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BeatingGuns

Beating Guns: Hope for People Who Are Weary of Violence

By Shane Claiborne and Michael Martin. Brazos Press, 2019. 288 pages. $19.99/paperback or eBook.

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When two Christian gun owners decided that the Bible tells them to beat swords into plows and pruning tools, they did it in a blacksmith shop. Guns became garden equipment and works of art: fun, interesting stuff that might make an article for Friends Journal.

Then they started thinking about gun culture. Both had grown up in families and communities where having guns for hunting was common. They amassed what statistical evidence they could find about gun ownership. (Much research has been denied funding through the efforts of the National Rifle Association [NRA].) Also they gathered anecdotal evidence to paint a clearer picture of the horrendous toll that gun violence is taking on American society. Not only that, they explored the history of gun making and how the armaments business has promoted gun sales and wars around the world. This has been happening since Eli Whitney lost money on the cotton gin and then made it back through the first mass production of guns.

Following chapter 5, “Do Black Guns Matter?,” is a “Gallery of the Absurd” with a simple goal: “to expose how tragic, obscene, and totally avoidable many gun deaths are.” Here are two examples:

Exhibit 3: There are numerous shootings at weddings. I’m sure some are from romantic feuds, but many are unintentional. Apparently it’s a thing to pose with a gun on your wedding day. One couple accidentally shot their photographer. Another bride gave her husband a handgun, and he accidentally shot both of them.

Exhibit 15: In the United States, we register births, marriages, divorces, and deaths. We register houses, land, trucks, boats, animals—everything but guns.

In chapter 6, “Mythbusting,” the authors debunk myths surrounding gun ownership. Statistics show that having a gun in a home puts the family and children at a much greater risk than would having no gun in the home. The third leading cause of death among children in the United States is gunshot wounds, many recorded as accidental.

Scattered among the chapters are 18 “Memorial to the Lost” pages for victims of mass shootings: from the massacre of a Native American village in 1864 to the poignant stories of the last 20 years.

The authors identify as “Mike” or “Shane,” according to which one is writing when opinions are expressed or personal stories are told. But they are unified in calling for a massive disarmament of the United States. They even take on the Second Amendment. They cite surveys of gun owners who by a significant majority want stricter gun laws that are evenly enforced. The NRA is shown to be out of step with the majority of gun owners on this.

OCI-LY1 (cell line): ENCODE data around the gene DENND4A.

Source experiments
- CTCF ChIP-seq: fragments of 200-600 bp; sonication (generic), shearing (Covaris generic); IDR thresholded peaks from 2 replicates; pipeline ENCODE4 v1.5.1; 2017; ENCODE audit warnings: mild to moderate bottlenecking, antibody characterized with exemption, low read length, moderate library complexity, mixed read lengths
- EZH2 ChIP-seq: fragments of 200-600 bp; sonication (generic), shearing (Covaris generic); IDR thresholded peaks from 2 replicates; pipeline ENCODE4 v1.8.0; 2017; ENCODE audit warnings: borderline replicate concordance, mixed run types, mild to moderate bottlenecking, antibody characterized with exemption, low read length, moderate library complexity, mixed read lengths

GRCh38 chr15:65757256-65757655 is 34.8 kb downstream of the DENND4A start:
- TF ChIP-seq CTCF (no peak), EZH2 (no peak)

The authors readily acknowledge that removing all guns would not end violence. No matter how thorough our gun laws become, no law can change the human heart. For Shane and Mike, this is not just a political battle; it is about living their faith. They remind us that for the first 300 years of Christianity, there is no record of a Christian justifying violence or even making a case for self‐defense. Instead, history records the opposite. Early Christians insisted that “for Christ we can die, but we cannot kill.”

These guys are thorough! Every argument in defense of owning a gun—military style assault weapon to pistol—is refuted factually and empathetically in this comprehensive book. They call attention to the violent metaphors in our language, and other ways that our culture is deeply violent. They call for language de‐escalation and the selection of less violent forms of entertainment. (These reviewers have to admit that we enjoy mystery stories and even act in them, though we tend to focus on the sleuthing, or problem‐solving aspect; still, violent death is there.)

If you want to work on violence issues, especially gun violence, you need this book. If you want to sensitize yourself to the ways we enable violence and find the motivation to change, you need this book. If you want to talk about this with gun owners who are disproportionately White evangelical Christians, you need this book. Quite likely, your congressional representative also needs this book.

“It is not the kings and presidents and politicians who lead the way to peace. It is the people who rise up, refuse to kill, and begin beating their weapons into garden tools. We are the people we are waiting for.”

Tom and Sandy Farley are members of Palo Alto (Calif.) Meeting, storytellers, Alternatives to Violence Project facilitators, volunteer booksellers with EarthLight, and co-authors of Earthcare for Children.

Posted in: August 2019 Books, Quaker Book Reviews, QuakerSpeak at Five

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